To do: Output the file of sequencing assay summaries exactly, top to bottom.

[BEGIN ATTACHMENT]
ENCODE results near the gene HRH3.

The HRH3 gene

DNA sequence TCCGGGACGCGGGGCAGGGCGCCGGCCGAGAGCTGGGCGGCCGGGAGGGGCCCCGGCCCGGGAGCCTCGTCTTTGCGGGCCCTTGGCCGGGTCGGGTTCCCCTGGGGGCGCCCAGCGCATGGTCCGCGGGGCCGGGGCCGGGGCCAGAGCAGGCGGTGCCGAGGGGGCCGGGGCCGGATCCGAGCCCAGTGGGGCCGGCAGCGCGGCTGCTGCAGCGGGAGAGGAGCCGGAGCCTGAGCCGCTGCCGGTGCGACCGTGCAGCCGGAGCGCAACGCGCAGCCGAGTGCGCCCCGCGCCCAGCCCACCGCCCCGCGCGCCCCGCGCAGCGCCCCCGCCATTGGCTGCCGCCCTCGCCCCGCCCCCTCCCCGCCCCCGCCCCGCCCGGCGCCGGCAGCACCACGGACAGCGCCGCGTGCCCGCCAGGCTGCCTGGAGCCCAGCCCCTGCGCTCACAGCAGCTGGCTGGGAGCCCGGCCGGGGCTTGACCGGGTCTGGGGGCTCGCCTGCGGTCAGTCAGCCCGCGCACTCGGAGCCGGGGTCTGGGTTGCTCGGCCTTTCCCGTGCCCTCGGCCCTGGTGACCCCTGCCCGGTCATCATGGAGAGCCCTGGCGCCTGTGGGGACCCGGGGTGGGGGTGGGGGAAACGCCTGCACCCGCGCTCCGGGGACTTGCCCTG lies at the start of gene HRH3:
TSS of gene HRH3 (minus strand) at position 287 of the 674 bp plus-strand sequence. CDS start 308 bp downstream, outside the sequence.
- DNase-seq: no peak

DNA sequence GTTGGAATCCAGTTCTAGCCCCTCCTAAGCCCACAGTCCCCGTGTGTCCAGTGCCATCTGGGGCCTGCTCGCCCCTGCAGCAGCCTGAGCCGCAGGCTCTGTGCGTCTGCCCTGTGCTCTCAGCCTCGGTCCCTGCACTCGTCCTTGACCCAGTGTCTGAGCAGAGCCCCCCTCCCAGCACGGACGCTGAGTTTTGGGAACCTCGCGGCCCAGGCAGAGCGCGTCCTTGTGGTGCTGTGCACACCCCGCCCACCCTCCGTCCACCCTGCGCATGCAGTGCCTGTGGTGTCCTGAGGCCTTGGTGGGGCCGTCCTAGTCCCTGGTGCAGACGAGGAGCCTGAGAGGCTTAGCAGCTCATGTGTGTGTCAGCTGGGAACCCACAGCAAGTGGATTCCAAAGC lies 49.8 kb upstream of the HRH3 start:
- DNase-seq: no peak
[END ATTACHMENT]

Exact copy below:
ENCODE results near the gene HRH3.

The HRH3 gene

DNA sequence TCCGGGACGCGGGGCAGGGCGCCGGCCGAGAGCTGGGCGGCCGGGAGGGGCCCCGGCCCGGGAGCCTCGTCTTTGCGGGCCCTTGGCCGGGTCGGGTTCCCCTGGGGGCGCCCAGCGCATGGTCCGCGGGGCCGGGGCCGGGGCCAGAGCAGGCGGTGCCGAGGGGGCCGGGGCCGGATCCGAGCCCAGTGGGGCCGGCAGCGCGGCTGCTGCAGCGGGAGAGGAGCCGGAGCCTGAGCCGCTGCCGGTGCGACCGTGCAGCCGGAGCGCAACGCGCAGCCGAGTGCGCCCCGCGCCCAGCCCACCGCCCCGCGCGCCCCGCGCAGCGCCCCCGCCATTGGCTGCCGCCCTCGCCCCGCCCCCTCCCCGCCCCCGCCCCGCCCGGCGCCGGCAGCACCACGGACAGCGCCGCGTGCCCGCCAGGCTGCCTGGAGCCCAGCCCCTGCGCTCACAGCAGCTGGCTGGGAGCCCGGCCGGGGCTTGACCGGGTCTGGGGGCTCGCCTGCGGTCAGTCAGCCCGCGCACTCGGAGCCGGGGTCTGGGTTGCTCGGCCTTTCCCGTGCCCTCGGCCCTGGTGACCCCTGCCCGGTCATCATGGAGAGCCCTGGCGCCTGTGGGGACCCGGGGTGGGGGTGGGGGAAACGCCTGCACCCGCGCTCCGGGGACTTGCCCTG lies at the start of gene HRH3:
TSS of gene HRH3 (minus strand) at position 287 of the 674 bp plus-strand sequence. CDS start 308 bp downstream, outside the sequence.
- DNase-seq: no peak

DNA sequence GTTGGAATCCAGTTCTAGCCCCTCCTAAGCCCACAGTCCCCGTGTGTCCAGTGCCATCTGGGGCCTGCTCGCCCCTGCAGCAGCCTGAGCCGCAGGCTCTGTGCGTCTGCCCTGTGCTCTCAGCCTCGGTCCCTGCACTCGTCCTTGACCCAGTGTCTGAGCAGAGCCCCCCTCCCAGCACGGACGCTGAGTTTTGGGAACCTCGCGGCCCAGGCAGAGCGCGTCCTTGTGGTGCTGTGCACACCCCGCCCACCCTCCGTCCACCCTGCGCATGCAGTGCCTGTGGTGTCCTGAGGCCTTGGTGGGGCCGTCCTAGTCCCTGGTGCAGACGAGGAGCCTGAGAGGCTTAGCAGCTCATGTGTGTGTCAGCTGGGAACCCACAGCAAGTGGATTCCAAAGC lies 49.8 kb upstream of the HRH3 start:
- DNase-seq: no peak